Correia S.,ULS Guarda |
Dionisio J.,Portuguese Institute of Oncology Lisbon |
Da Costa J.J.D.,Portuguese Institute of Oncology Lisbon
Journal of Bronchology and Interventional Pulmonology | Year: 2014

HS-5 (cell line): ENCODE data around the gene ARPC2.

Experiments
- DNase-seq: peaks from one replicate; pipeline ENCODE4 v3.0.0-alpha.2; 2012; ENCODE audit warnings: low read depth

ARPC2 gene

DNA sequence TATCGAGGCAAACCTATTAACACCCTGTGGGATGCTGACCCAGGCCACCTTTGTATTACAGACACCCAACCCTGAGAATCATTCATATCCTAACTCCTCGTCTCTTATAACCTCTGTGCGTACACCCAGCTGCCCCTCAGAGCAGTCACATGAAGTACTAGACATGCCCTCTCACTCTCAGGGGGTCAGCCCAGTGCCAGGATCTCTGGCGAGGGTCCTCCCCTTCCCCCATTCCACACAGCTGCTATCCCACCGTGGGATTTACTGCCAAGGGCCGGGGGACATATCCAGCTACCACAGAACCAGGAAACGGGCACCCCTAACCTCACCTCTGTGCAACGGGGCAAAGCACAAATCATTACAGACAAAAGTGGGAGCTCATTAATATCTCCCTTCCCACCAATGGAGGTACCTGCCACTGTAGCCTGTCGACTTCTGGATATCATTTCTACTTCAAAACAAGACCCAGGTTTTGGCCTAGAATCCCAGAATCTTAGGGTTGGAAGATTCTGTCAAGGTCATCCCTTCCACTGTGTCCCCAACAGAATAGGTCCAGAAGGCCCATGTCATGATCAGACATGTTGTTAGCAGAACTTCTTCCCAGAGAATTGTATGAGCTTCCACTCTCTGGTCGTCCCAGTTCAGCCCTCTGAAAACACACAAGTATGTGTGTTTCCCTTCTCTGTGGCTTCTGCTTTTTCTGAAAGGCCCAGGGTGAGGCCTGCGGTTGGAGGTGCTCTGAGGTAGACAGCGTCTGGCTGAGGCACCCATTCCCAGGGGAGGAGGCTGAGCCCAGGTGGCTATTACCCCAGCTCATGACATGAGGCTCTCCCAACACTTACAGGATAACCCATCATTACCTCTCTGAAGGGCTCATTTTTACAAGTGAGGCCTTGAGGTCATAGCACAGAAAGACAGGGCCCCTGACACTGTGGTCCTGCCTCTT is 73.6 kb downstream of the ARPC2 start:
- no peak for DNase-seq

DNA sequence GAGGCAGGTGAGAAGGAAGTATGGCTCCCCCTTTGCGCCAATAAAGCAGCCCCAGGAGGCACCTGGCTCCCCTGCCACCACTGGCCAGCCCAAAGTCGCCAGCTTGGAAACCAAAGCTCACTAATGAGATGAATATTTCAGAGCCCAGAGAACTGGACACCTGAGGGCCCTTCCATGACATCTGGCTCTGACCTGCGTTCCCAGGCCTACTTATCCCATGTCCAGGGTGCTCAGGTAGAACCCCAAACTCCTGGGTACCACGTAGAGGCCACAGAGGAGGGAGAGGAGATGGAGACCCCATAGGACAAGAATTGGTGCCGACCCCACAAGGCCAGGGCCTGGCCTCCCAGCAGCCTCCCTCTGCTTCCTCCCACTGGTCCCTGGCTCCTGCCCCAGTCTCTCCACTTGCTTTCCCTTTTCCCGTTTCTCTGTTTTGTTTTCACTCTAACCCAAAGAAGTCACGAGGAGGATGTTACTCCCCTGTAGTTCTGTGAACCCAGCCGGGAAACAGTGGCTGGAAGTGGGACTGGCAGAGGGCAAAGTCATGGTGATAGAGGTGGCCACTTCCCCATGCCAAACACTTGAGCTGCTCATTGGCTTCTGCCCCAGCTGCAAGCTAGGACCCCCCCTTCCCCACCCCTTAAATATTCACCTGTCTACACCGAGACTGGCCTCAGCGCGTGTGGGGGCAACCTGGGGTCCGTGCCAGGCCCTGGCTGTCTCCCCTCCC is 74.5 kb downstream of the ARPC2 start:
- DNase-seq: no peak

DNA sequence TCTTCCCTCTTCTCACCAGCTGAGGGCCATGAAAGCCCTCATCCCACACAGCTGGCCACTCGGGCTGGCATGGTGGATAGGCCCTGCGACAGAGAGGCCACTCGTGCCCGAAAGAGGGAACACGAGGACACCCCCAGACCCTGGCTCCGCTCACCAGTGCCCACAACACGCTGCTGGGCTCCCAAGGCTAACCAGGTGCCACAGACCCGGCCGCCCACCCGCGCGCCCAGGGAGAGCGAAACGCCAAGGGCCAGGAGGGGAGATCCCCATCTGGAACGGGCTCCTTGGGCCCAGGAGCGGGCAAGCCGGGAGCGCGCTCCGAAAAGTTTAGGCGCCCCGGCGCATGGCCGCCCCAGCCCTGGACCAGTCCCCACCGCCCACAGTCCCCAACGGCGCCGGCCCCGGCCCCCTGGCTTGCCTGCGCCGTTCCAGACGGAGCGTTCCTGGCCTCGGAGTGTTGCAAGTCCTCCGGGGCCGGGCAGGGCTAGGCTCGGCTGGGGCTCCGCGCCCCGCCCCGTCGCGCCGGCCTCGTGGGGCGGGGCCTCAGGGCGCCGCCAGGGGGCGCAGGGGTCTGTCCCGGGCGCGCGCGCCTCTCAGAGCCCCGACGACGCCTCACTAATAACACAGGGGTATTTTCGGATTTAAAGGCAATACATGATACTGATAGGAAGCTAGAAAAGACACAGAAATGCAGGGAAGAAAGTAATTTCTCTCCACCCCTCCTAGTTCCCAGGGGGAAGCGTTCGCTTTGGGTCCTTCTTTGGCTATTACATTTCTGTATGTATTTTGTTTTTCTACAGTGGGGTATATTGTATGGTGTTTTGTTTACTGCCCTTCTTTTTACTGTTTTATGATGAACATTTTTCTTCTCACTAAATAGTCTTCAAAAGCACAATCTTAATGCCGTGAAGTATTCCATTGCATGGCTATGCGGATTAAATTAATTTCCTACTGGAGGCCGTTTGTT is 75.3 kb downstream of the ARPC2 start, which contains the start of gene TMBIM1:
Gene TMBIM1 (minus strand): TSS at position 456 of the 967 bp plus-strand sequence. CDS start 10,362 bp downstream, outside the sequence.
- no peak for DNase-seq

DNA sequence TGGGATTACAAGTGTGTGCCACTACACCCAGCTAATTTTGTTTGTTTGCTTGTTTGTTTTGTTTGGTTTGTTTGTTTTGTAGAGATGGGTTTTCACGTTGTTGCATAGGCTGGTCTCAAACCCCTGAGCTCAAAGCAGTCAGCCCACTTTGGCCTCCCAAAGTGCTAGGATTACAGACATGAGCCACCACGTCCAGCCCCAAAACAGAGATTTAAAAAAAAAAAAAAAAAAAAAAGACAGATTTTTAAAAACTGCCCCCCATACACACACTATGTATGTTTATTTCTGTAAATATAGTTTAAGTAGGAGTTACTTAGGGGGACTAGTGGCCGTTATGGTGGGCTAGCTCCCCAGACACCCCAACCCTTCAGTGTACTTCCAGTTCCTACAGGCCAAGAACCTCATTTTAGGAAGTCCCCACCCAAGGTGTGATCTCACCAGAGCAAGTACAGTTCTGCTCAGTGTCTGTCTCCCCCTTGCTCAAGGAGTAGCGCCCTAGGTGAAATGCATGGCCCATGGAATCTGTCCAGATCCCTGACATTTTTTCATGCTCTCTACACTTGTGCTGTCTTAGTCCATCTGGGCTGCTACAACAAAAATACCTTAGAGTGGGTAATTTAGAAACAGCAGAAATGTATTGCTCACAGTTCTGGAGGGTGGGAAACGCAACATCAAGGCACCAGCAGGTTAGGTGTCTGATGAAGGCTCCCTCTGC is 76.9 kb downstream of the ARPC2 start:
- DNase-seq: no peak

Endobronchial balloon tamponade has been used to control life-threatening hemoptysis. With the classical balloon tamponade technique, the bleeding airway is occluded by inflating a balloon catheter, which is passed through the bronchoscope. We describe a modified technique of endobronchial balloon tampo-nade with the introduction of the balloon catheter parallel to the bronchoscope, which allows keeping the balloon for a longer period and improves suction capacity. We report 3 patients with persistent hemoptysis who were successfully managed by this modified endobronchial balloon tamponade technique. In the 3 cases, a snare inserted through a bronchoscope is used to grasp a balloon catheter, outside the bron-choscope. After the correct position of the balloon proximal to the bleeding, the snare is removed and the balloon inflated. The bronchoscope is then withdrawn and the balloon is left in the airway. The balloon was kept inflated 72 hours in the bleeding airway in the first 2 cases with complete resolution of the hemoptysis. In the last case, the balloon was kept inflated 9 hours, until surgery. There are several advantages of this technique. As the balloon catheter is inserted outside the bronchoscope, it provides a better view because of the best suction ability, allowing adequate positioning of the balloon during the procedure. Moreover, the inflated balloon catheter can be left in place for long periods allowing a definitive control of the bleeding in some cases or a stabilization of the patient until more invasive and definitive solutions as bronchial artery embolization or surgery can be performed. Copyright © 2014 by Lippincott Williams & Wilkins.